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Beyond the Syllabus: Applying to a competitive university

1st April 2022

If you want to go to a competitive university, doing well in your school subjects is essential but sometimes not enough. Universities are looking for students who are not only passionate about their chosen subject but who can also demonstrate independent learning skills.  

What does going beyond the school syllabus actually involve?  

Look for things that will broaden your knowledge and deepen your enthusiasm for a chosen subject. Attend exhibitions or plays, listen to podcasts or online lectures, read articles and books, take a short course, create a piece of computer code or make a film –the list is almost limitless. 

We have compiled a list of resources below to get you started. These will give you opportunities to explore subjects more deeplyUniversities want to see how you think, grapple with new concepts and challenge yourself. They are looking for genuine interest in a subject and want to see evidence of this in your personal statement.  

Getting started 

  • FutureSmart Essentials. If your school has signed up for FuturesmartEssentials, our information service for schools, go to our Beyond the Syllabus resources section for plenty of subject-focused activities to try. 

  • University websitesThe University of Oxford and The University of Cambridge provide extensive lists of general and subject-specific resources. You don’t need to apply to Oxford or Cambridge to use these. 

  • Public lectures. A number of universities host online and in-person public lectures, which anyone can attend. The University of Edinburgh have free online lectures every year and is a good place to start. You can find others by looking at individual departments on university websites. Gresham College has been providing free lectures within the City of London for over 400 years!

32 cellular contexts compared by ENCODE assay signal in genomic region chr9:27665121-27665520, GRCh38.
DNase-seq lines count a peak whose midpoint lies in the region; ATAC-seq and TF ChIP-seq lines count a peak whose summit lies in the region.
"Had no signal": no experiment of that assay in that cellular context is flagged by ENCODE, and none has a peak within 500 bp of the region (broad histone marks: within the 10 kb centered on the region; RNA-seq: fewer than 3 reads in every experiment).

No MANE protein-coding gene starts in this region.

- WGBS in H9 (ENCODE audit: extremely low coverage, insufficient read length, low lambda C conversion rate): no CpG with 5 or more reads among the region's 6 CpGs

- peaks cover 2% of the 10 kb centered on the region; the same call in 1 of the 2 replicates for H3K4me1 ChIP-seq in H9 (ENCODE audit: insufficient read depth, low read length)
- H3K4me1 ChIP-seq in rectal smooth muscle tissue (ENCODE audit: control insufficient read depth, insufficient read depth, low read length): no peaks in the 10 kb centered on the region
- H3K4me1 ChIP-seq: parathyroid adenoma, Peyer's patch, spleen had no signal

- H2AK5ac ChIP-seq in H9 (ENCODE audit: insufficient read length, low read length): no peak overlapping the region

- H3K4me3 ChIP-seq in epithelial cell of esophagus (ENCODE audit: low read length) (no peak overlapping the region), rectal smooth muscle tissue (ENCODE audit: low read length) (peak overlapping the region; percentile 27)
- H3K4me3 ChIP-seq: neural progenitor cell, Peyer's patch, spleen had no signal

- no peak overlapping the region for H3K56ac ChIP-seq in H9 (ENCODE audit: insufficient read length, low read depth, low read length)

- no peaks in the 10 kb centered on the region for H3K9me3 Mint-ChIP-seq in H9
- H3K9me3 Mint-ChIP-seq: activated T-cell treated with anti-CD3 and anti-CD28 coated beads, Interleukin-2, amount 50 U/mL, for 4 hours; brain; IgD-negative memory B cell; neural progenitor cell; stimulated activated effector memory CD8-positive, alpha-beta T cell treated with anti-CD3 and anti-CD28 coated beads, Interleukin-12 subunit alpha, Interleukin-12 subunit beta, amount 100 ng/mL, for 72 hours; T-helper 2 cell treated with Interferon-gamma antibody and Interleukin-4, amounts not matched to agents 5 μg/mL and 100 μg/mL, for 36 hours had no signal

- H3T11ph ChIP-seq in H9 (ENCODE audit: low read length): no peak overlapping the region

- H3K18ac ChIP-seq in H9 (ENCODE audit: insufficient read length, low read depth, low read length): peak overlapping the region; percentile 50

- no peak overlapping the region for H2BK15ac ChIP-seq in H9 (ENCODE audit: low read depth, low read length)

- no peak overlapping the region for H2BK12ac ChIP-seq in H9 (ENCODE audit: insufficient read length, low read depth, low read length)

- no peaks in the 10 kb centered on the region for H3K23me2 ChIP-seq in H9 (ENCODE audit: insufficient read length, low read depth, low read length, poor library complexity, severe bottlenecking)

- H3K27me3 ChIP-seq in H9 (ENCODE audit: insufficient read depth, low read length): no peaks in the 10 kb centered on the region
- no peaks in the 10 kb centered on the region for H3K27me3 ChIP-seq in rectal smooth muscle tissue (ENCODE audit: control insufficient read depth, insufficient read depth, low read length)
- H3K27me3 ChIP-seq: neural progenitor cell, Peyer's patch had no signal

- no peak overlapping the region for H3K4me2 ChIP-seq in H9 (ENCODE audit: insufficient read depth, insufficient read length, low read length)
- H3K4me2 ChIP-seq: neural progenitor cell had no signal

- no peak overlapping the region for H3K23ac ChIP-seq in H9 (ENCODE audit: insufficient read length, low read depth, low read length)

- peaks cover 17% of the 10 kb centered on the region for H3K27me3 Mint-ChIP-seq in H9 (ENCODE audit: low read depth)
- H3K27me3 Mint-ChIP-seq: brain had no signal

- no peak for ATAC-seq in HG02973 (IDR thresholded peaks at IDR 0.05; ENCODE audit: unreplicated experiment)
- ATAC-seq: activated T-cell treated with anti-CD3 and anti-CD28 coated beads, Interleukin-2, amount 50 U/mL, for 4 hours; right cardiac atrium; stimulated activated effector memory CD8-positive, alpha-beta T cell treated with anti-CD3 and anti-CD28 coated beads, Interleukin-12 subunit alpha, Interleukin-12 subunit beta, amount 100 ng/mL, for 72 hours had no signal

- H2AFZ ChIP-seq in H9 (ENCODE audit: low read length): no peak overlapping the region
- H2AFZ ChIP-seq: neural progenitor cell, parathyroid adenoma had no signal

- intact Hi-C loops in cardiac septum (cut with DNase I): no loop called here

• Quick study booksThe Very Short Introductions series of books from Oxford University Press provide overviews on hundreds of topics. These are useful if you want to study a subject that is new to you, or if you want to delve more deeply into a specific area. 

  • Competitions. Entering a competition can embed your learning and develop your critical thinking skills; winning a prize can demonstrate your high abilities. The Student Room is a good place to search for competitions or other challenges across a wide range of subjects.  

  • Short online courses. Also known as MOOCs (Massive Online Open Course). Provided by universities and other learning providers from around the world, courses are usually free and typically take between 2-4 hours a week to complete. Check out Futurelearn and Coursera. 

  • Summer schools and taster days. University taster days and summer schools will provide deeper learning opportunities. Have a look at  Uni Taster DaysSpaceCareers and Intobiology 

  • Work experience. Gaining relevant work experience can also give you a different perspective on your subject and is essential for applications to many vocational degree courses. Look for virtual work experience on Spring Pod and Student Ladder for in-person formal schemes.   

What are the benefits? 

  • Develop key skills. You can develop the ability to think critically, consider information from multiple angles and work independently - universities look for evidence of these skills on your personal statement, in an interview or in other admissions tests. 

  • Choose the right subject. Extra reading, listening to podcasts and entering an essay competition can help you to find out if you are really enthusiastic about a subject or not. 

  • Provide evidence for your personal statementUniversities are looking for evidence of your academic interests beyond your schoolwork to demonstrate how you respond to new ideas, your capacity for self-study, and that you are serious about your subject. 

Getting the most from wider learning experiences 

  • Follow your interests. Studying for a degree because you think it will look good on your CV may be difficult to sustain for three years or more. 

  • Think critically and ask questions. Don’t blindly accept arguments that you come across, instead try to challenge them and think of counterexamples.  

  • Pause and reflect. When you are listening to a podcast or reading an article, pause and consider, how much of the information is fact or opinion? What is your own opinion? Make some notes to record your reflections. 

  • Find connections. Look for comparisons and contrasts between some of the different areas you explore – you might come up with unique ideas of your own.  

  • Share and discuss. This can be with friends, parents or teachers and will support your ability to articulate your ideas and opinions. It will be excellent practice for university interviews!